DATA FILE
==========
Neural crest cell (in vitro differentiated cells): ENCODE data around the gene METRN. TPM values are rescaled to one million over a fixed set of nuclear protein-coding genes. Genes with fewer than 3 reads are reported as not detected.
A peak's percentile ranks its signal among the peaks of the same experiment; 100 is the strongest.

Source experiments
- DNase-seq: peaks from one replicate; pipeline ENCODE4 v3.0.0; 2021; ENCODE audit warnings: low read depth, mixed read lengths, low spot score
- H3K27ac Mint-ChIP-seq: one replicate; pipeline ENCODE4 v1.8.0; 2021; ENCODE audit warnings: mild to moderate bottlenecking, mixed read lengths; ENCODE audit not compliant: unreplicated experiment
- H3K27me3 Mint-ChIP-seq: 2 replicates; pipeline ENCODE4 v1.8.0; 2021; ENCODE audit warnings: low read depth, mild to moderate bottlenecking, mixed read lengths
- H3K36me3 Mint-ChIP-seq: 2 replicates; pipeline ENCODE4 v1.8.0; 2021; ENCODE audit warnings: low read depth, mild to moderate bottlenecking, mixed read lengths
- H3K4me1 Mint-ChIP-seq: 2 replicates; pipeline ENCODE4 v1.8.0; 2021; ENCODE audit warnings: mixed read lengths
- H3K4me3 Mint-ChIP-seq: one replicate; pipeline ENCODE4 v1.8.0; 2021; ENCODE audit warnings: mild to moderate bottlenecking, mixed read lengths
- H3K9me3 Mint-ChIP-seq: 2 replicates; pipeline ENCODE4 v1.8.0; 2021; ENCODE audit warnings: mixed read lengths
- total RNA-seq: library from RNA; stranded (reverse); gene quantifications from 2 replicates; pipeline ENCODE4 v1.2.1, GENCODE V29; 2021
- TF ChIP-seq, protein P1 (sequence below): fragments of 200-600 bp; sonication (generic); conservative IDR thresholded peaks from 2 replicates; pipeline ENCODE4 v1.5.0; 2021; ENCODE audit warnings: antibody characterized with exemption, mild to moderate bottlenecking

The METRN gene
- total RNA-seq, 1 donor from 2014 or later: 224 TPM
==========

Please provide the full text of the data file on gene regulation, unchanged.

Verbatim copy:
Neural crest cell (in vitro differentiated cells): ENCODE data around the gene METRN. TPM values are rescaled to one million over a fixed set of nuclear protein-coding genes. Genes with fewer than 3 reads are reported as not detected.
A peak's percentile ranks its signal among the peaks of the same experiment; 100 is the strongest.

Source experiments
- DNase-seq: peaks from one replicate; pipeline ENCODE4 v3.0.0; 2021; ENCODE audit warnings: low read depth, mixed read lengths, low spot score
- H3K27ac Mint-ChIP-seq: one replicate; pipeline ENCODE4 v1.8.0; 2021; ENCODE audit warnings: mild to moderate bottlenecking, mixed read lengths; ENCODE audit not compliant: unreplicated experiment
- H3K27me3 Mint-ChIP-seq: 2 replicates; pipeline ENCODE4 v1.8.0; 2021; ENCODE audit warnings: low read depth, mild to moderate bottlenecking, mixed read lengths
- H3K36me3 Mint-ChIP-seq: 2 replicates; pipeline ENCODE4 v1.8.0; 2021; ENCODE audit warnings: low read depth, mild to moderate bottlenecking, mixed read lengths
- H3K4me1 Mint-ChIP-seq: 2 replicates; pipeline ENCODE4 v1.8.0; 2021; ENCODE audit warnings: mixed read lengths
- H3K4me3 Mint-ChIP-seq: one replicate; pipeline ENCODE4 v1.8.0; 2021; ENCODE audit warnings: mild to moderate bottlenecking, mixed read lengths
- H3K9me3 Mint-ChIP-seq: 2 replicates; pipeline ENCODE4 v1.8.0; 2021; ENCODE audit warnings: mixed read lengths
- total RNA-seq: library from RNA; stranded (reverse); gene quantifications from 2 replicates; pipeline ENCODE4 v1.2.1, GENCODE V29; 2021
- TF ChIP-seq, protein P1 (sequence below): fragments of 200-600 bp; sonication (generic); conservative IDR thresholded peaks from 2 replicates; pipeline ENCODE4 v1.5.0; 2021; ENCODE audit warnings: antibody characterized with exemption, mild to moderate bottlenecking

The METRN gene
- total RNA-seq, 1 donor from 2014 or later: 224 TPM